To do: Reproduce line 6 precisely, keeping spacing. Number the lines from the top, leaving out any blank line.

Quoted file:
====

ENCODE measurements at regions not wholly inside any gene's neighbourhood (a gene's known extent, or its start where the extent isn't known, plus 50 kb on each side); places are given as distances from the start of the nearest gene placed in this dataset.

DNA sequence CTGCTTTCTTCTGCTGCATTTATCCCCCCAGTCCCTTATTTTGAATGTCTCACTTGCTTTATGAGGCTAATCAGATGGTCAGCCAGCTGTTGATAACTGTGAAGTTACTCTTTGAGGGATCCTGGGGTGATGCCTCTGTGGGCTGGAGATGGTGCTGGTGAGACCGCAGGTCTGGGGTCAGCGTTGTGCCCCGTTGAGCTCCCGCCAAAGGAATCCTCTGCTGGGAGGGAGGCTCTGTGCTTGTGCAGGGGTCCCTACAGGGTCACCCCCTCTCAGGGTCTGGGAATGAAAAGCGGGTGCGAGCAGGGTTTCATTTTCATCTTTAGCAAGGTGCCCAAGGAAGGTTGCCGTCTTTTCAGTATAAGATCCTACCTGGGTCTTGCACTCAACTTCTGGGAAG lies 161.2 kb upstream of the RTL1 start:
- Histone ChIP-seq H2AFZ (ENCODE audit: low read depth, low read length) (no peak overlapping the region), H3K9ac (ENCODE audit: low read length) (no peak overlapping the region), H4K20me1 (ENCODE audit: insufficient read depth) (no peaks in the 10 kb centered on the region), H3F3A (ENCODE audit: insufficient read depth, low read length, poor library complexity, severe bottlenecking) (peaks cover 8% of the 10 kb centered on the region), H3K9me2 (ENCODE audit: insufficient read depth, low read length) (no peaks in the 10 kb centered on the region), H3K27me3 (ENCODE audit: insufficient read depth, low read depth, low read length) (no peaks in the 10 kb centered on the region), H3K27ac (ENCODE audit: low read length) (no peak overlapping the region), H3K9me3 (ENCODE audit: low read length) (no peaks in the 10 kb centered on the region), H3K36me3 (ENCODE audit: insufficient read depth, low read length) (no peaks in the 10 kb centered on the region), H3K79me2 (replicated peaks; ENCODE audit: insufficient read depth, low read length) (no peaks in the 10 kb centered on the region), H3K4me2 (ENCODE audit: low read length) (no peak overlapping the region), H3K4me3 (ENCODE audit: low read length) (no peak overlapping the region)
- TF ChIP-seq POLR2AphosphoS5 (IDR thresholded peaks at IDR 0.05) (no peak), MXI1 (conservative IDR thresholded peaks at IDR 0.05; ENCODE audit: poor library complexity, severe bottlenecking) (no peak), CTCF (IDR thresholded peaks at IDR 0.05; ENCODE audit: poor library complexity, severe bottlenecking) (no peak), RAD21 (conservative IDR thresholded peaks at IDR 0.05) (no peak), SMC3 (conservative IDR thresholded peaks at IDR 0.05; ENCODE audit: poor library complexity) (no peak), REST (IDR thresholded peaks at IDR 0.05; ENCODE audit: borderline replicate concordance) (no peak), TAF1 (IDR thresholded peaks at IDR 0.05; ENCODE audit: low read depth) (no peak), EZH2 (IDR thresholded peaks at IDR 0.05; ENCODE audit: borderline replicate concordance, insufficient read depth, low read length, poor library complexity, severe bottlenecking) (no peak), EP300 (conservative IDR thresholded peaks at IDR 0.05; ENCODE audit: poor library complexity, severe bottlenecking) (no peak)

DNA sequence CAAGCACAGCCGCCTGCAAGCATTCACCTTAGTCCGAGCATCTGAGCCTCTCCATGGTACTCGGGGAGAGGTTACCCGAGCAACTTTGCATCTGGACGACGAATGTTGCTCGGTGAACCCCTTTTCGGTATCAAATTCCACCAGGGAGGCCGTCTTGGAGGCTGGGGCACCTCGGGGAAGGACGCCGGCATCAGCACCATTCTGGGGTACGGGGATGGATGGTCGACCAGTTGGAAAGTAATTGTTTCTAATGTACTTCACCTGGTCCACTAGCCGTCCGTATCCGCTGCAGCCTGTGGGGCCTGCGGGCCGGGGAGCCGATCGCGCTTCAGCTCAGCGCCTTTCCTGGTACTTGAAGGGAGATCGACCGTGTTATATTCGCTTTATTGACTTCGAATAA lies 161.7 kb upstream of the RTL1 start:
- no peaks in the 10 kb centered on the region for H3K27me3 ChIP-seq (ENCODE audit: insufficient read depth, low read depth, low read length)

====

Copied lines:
- no peaks in the 10 kb centered on the region for H3K27me3 ChIP-seq (ENCODE audit: insufficient read depth, low read depth, low read length)